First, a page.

The state Department of Conservation and Recreation (DCR) will hold a series of meetings on improving safety and access for pedestrians, cyclists and motorists to the parklands and parkways of the Emerald Necklace in Jamaica Plain, but more unknowns than knowns surround the effort.
It is unclear how past efforts factor into the current endeavor, and whether or not there is a budget for any improvements and what the timeframe might be for them.
The meetings, with the first one on Oct. 1, will focus on three different sections: Perkins Street and Parkman Drive; Centre Street from the VFW Parkway to Murray Circle; and the Arborway between Eliot Street and South Street, including Kelley Circle and Murray Circle. (See Agenda for more details.)
The meetings are co-sponsored by the Emerald Necklace Conservancy and state Reps. Jeffrey Sanchez and Liz Malia and state Sens. Sonia Chang-Diaz and Michael Rush.
“The Department of Conservation and Recreation looks forward to our upcoming series of public meetings with members of the Jamaica Plain community regarding multi-modal upgrades to the Emerald Necklace and surrounding parkways,” said DCR spokesman Troy Wall in an email. “During these meetings, DCR will provide a status update of the projects, present design proposals and solicit input from the public.”
Improved access to Jamaica Pond at the intersection of Perkins Street and Francis Parkman Drive has long been in the works and DCR has been criticized for moving slowly on it.
DCR held a meeting more than two years ago when it gave three different options for improved access. The first concept would place a crosswalk on the west side of Perkins Street at the intersection and another crosswalk at the end of Parkman Drive. A traffic light would be installed, along with traffic-calming measures, such as bumping out the curb on the southeastern side of the intersection and fattening the medians on Perkins Street.
The second concept would place a crosswalk and pedestrian signal farther west on Perkins Street near Prince Street. A path would bring people to Parkman Drive, south of the intersection, where another crosswalk and pedestrian signal would be installed.
The third concept would place a crosswalk and pedestrian signal on Perkins Street, east of the entrance to Cabot Estate. A sign warning drivers of pedestrians crossing would be placed farther east on Perkins Street, prior to a curve in the street.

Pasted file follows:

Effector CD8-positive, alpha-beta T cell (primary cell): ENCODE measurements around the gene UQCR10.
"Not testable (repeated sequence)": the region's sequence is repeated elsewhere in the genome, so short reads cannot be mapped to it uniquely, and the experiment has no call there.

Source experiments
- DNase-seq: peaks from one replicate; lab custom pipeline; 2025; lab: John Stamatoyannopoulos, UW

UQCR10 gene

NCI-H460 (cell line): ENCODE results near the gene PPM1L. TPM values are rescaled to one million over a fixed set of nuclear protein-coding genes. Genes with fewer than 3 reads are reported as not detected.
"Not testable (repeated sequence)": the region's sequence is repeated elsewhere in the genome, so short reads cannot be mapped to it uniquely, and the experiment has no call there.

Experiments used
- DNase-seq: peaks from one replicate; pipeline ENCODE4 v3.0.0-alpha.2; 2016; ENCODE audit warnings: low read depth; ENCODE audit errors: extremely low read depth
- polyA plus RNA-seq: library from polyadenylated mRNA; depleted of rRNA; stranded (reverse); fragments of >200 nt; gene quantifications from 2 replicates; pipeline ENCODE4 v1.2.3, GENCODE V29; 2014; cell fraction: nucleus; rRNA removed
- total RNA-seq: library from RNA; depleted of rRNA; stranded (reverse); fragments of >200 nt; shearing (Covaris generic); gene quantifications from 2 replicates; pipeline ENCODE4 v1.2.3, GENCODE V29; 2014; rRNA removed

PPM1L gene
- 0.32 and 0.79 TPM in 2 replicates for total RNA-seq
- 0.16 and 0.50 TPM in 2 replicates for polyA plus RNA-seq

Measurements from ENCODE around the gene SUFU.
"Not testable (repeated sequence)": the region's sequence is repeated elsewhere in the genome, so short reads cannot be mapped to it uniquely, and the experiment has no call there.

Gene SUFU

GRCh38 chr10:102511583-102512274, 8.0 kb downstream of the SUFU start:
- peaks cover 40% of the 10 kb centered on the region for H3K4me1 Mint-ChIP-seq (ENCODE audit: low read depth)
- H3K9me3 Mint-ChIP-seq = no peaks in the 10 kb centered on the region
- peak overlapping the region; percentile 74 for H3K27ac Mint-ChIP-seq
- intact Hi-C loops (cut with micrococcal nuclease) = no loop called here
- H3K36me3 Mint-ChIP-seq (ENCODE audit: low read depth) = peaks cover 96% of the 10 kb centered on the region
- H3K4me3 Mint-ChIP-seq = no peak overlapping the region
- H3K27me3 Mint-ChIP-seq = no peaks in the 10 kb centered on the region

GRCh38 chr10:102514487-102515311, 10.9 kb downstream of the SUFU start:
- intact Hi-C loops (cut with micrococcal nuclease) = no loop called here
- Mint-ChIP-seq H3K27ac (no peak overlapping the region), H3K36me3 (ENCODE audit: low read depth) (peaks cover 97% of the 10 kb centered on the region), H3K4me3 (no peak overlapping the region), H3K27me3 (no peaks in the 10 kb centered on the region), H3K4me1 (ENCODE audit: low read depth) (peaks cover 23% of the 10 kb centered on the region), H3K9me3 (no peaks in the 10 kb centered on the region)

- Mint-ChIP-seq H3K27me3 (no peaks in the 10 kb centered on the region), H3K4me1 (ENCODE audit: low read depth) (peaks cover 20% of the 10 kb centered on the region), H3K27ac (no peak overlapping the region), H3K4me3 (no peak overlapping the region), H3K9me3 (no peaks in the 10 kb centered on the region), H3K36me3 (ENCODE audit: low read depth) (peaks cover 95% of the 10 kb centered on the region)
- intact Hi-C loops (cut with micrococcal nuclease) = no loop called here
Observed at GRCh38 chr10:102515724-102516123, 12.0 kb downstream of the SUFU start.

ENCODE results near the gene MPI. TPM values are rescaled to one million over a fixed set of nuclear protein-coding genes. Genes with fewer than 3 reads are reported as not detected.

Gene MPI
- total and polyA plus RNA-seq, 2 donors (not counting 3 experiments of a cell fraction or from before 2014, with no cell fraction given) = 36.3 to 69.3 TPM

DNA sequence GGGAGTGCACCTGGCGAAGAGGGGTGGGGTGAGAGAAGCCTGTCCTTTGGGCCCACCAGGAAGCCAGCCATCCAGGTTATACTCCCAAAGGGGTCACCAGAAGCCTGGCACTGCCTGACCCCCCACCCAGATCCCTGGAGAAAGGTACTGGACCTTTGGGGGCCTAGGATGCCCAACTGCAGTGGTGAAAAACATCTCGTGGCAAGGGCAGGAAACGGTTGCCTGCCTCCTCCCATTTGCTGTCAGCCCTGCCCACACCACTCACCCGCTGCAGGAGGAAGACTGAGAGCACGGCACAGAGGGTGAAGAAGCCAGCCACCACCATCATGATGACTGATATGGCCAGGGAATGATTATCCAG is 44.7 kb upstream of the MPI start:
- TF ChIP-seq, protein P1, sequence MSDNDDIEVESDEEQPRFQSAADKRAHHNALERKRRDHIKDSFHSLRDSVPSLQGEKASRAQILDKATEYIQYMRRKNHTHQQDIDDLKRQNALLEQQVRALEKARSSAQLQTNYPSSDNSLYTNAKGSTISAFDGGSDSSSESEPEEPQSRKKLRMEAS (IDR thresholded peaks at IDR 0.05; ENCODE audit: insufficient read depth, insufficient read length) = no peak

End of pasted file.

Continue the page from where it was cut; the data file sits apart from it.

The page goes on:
DCR told the Gazette on several occasions that it would hold a follow-up meeting on the intersection, but that never materialized until now. JP resident Kay Gibbs slammed DCR earlier this year for taking so long to install a crosswalk at the intersection.
“I think it is a stunning display of bureaucratic incompetence or red tape or both,” said Gibbs in June, as the Gazette previously reported.
According to Wall, DCR has created a hybrid option for improvements at the intersection from pubic input and the previous community meeting, and that the department will present the new option during the meeting in October, along with a timetable.
DCR also held a series of meetings earlier this year on a plan to improve the section of roadway between Murray Circle and Kelley Circle. Created and advertised as a plan to create and improve bicycle facilities on the Arborway, the plan would replace Murray Circle with two smaller, modern roundabouts, replace Kelley Circle with one roundabout, and redirect regional traffic to the Arborway’s central lanes in order to turn the side carriageways into one-way local-traffic roads and bike lanes.
The plan presented would create bike lanes separated from traffic by concrete barriers. It would also create safer pedestrian and bicycle crossings at both rotaries, in part by reducing on-street parking on the Arborway. The plan also proposes removing almost all traffic lights, which would be redundant in the new design.
Modern roundabouts differ from the historic rotaries in scale and navigability: roundabouts are smaller, with more traffic calming and safety measures like mountable rings around islands and raised pedestrian crossings. Besides the meetings, DCR also held a comment period on the plan to collect input.
Asked how the aforementioned plan on Murray Circle and Kelley Circle will factor into the current effort, DCR did not respond directly to the question.
Asked if there is a budget or timeframe for any improvements, DCR did not respond directly to the question.